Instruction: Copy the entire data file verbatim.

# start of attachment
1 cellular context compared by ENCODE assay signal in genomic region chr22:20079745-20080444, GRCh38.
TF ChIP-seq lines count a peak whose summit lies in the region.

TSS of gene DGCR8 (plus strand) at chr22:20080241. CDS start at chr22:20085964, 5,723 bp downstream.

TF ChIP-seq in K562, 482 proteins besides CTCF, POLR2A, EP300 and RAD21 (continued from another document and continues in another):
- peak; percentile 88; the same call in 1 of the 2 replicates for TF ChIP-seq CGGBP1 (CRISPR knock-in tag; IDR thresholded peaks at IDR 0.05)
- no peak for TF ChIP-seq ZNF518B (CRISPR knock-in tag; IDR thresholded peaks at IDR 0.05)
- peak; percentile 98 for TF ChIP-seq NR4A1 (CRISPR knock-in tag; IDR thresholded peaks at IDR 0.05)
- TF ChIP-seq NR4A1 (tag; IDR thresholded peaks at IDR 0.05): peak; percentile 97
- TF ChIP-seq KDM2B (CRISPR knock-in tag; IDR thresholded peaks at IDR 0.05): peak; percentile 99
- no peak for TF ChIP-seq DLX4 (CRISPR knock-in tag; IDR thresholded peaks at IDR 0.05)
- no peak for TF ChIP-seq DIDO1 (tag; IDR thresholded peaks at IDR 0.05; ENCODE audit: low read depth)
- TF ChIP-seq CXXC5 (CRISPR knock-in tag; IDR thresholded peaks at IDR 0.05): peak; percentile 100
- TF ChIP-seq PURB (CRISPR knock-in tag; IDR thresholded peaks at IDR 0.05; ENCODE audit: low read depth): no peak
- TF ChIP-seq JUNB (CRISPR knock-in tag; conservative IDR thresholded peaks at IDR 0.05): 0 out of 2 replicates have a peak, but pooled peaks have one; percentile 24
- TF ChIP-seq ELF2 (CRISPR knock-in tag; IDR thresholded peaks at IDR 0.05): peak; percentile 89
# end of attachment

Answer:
1 cellular context compared by ENCODE assay signal in genomic region chr22:20079745-20080444, GRCh38.
TF ChIP-seq lines count a peak whose summit lies in the region.

TSS of gene DGCR8 (plus strand) at chr22:20080241. CDS start at chr22:20085964, 5,723 bp downstream.

TF ChIP-seq in K562, 482 proteins besides CTCF, POLR2A, EP300 and RAD21 (continued from another document and continues in another):
- peak; percentile 88; the same call in 1 of the 2 replicates for TF ChIP-seq CGGBP1 (CRISPR knock-in tag; IDR thresholded peaks at IDR 0.05)
- no peak for TF ChIP-seq ZNF518B (CRISPR knock-in tag; IDR thresholded peaks at IDR 0.05)
- peak; percentile 98 for TF ChIP-seq NR4A1 (CRISPR knock-in tag; IDR thresholded peaks at IDR 0.05)
- TF ChIP-seq NR4A1 (tag; IDR thresholded peaks at IDR 0.05): peak; percentile 97
- TF ChIP-seq KDM2B (CRISPR knock-in tag; IDR thresholded peaks at IDR 0.05): peak; percentile 99
- no peak for TF ChIP-seq DLX4 (CRISPR knock-in tag; IDR thresholded peaks at IDR 0.05)
- no peak for TF ChIP-seq DIDO1 (tag; IDR thresholded peaks at IDR 0.05; ENCODE audit: low read depth)
- TF ChIP-seq CXXC5 (CRISPR knock-in tag; IDR thresholded peaks at IDR 0.05): peak; percentile 100
- TF ChIP-seq PURB (CRISPR knock-in tag; IDR thresholded peaks at IDR 0.05; ENCODE audit: low read depth): no peak
- TF ChIP-seq JUNB (CRISPR knock-in tag; conservative IDR thresholded peaks at IDR 0.05): 0 out of 2 replicates have a peak, but pooled peaks have one; percentile 24
- TF ChIP-seq ELF2 (CRISPR knock-in tag; IDR thresholded peaks at IDR 0.05): peak; percentile 89